Sustainability is an increasingly important issue for many people, especially in the business world.
Climate change continues to affect our lives as well as the fate of all other species around the planet. For business owners, leaders, and administrators, sustainable business practices are becoming imperatives. According to NASA, it’s more than 95% likely that human activity is causing the planet to get warmer. Human industry is a big part of the climate change picture because of its reliance on land, resources, fossil fuels, and non-stop production and consumption.
Making businesses more sustainable starts with being aware of the issue at hand and understanding just how important it is to make changes — both for the business and the planet. The intent of this resource is to help business owners, administrators, and leaders make their organizations more environmentally aware. Here, you’ll find a working definition of sustainability in business, an explanation of its importance, identification of the key players, a discussion of benefits and challenges, as well as information on how to improve sustainability in business.
Business sustainability is the practice of operating a business without impacting the environment negatively. A green business functions in the best interests of the local and global environment, meaning it supports the community and economy dependent on a healthy planet. An environmentally aware business considers more than just profits — it considers its impact on society and the environment. Such a business is sustainable because it contributes to the health of the structure within which it operates, thereby helping construct an environment in which the business can thrive.
A sustainable business adheres to the triple bottom line, a term coined in 1994 by John Elkington, the founder of a British consultancy called SustainAbility. The three components of the triple bottom line are profits, people, and the planet. A sustainable business earns profits by being socially responsible and protecting our use of the planet’s resources.
Becoming more sustainable in an effective way may not be easy at first, but the challenge is well worth the reward. Successful entrepreneurs, owners, and leaders look at problems as opportunities. Now is your opportunity to embrace sustainability and implement innovative strategies in the process. Some creative business planning can help you determine specific and unique strategies that will work for your business. Here are a few tips to get you started.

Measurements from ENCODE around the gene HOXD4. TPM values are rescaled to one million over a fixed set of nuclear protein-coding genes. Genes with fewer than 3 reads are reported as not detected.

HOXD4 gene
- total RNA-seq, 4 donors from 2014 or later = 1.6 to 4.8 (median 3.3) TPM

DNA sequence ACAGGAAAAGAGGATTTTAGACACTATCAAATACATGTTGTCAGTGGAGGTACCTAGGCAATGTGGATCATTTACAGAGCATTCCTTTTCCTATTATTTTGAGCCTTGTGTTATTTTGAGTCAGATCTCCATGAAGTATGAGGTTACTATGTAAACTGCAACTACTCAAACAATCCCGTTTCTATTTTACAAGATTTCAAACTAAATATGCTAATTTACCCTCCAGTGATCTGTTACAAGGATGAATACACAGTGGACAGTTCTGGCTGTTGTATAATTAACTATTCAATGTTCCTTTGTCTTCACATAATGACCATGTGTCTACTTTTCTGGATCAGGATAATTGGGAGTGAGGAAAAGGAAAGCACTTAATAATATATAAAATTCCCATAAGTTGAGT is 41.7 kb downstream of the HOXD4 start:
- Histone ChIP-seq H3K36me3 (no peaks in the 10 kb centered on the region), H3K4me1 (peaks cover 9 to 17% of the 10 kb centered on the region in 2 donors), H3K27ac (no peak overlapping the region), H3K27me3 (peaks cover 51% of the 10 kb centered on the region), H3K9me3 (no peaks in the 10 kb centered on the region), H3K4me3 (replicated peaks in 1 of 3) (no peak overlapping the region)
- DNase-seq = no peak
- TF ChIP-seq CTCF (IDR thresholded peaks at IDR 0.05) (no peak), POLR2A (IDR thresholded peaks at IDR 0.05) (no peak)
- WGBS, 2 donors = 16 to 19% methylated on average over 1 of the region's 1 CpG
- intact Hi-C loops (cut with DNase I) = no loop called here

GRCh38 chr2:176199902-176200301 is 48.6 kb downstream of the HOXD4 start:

Start Recycling at Work
Recycling is beneficial: it keeps trash out of the landfill and the incinerator, and it creates 757,000 jobs annually. If your workplace doesn’t already do so, start recycling. If your workplace is already recycling, take a moment to read up on the recycling laws in your area to make sure you’re doing it correctly. It’s easy for everyone to get lazy and put items in the trash bin when they’re at work. Provide ample recycling bins in the workplace, make sure they’re labeled for the types of items that go in them, and if your city has a composting program, take advantage of it.
Encourage Green Commuting
The daily commute is a daily drain on the environment: each day, people waste 2.9 billion gallons of gas stuck in traffic, and each person forfeits $710 in productivity per year. Green commuting could have a huge impact on the environment by cutting down on daily emissions — encourage employees to do so when possible. Biking, carpooling, and taking the bus are all forms of green commuting that can help your employees contribute to sustainability both in and out of the workplace. Also, there are inexpensive scooters and electric bikes for those employees who live too far away to ride a regular bike.
Offer Remote Work Options
Remote work is technically another type of green commute, as it keeps drivers and cars off of the roads. Some positions do not allow for remote work, but if the work can be done outside of the office, allow people to take advantage of it. Remote workers have the same impact on the environment as planting a forest of trees: they eliminate 3.6 billion tons of greenhouse gases caused by commuting annually. Working remotely also helps people avoid health risks associated with commuting.
Despite the rise of digital technology, many organizations still use more paper than necessary. Computers, smartphones, and other devices are integrated into the workplace; use them to their fullest extent and avoid using paper whenever possible.
Create a Sustainability Committee
Selecting a team of volunteers who are responsible for sustainability initiatives in the workplace can do wonders for your efforts. It creates accountability — there are people specifically responsible for this, and they can take care to follow up with others and bolster a culture of sustainability in the workplace. Moreover, a committee will keep the ideas flowing. Task them with talking to other employees about challenges and ideas, and give them the power to make decisions.
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